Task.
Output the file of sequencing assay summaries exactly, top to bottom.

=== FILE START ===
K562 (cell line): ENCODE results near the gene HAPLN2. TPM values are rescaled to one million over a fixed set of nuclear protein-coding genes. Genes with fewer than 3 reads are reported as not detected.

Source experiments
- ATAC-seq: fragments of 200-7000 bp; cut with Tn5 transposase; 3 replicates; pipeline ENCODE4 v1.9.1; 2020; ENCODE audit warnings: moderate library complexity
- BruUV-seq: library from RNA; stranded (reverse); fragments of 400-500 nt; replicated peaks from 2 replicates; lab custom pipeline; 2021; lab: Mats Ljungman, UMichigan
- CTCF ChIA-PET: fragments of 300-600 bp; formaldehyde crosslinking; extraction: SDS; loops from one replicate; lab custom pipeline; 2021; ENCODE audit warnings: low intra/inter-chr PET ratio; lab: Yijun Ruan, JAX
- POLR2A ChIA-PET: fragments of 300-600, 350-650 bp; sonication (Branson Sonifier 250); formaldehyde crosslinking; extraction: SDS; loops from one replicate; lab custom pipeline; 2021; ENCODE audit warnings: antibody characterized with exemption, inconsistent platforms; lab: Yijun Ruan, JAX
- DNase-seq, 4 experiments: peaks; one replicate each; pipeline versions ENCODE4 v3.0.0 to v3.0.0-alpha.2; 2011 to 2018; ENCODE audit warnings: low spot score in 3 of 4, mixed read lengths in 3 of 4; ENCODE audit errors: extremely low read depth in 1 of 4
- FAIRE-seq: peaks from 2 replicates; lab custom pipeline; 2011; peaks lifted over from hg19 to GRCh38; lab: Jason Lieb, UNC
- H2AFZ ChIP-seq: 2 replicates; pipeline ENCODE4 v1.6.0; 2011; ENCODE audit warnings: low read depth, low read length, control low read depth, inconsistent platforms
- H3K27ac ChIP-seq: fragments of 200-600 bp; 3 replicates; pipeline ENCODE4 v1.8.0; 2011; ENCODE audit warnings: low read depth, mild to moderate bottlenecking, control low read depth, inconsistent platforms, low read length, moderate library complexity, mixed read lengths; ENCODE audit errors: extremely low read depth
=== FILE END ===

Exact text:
K562 (cell line): ENCODE results near the gene HAPLN2. TPM values are rescaled to one million over a fixed set of nuclear protein-coding genes. Genes with fewer than 3 reads are reported as not detected.

Source experiments
- ATAC-seq: fragments of 200-7000 bp; cut with Tn5 transposase; 3 replicates; pipeline ENCODE4 v1.9.1; 2020; ENCODE audit warnings: moderate library complexity
- BruUV-seq: library from RNA; stranded (reverse); fragments of 400-500 nt; replicated peaks from 2 replicates; lab custom pipeline; 2021; lab: Mats Ljungman, UMichigan
- CTCF ChIA-PET: fragments of 300-600 bp; formaldehyde crosslinking; extraction: SDS; loops from one replicate; lab custom pipeline; 2021; ENCODE audit warnings: low intra/inter-chr PET ratio; lab: Yijun Ruan, JAX
- POLR2A ChIA-PET: fragments of 300-600, 350-650 bp; sonication (Branson Sonifier 250); formaldehyde crosslinking; extraction: SDS; loops from one replicate; lab custom pipeline; 2021; ENCODE audit warnings: antibody characterized with exemption, inconsistent platforms; lab: Yijun Ruan, JAX
- DNase-seq, 4 experiments: peaks; one replicate each; pipeline versions ENCODE4 v3.0.0 to v3.0.0-alpha.2; 2011 to 2018; ENCODE audit warnings: low spot score in 3 of 4, mixed read lengths in 3 of 4; ENCODE audit errors: extremely low read depth in 1 of 4
- FAIRE-seq: peaks from 2 replicates; lab custom pipeline; 2011; peaks lifted over from hg19 to GRCh38; lab: Jason Lieb, UNC
- H2AFZ ChIP-seq: 2 replicates; pipeline ENCODE4 v1.6.0; 2011; ENCODE audit warnings: low read depth, low read length, control low read depth, inconsistent platforms
- H3K27ac ChIP-seq: fragments of 200-600 bp; 3 replicates; pipeline ENCODE4 v1.8.0; 2011; ENCODE audit warnings: low read depth, mild to moderate bottlenecking, control low read depth, inconsistent platforms, low read length, moderate library complexity, mixed read lengths; ENCODE audit errors: extremely low read depth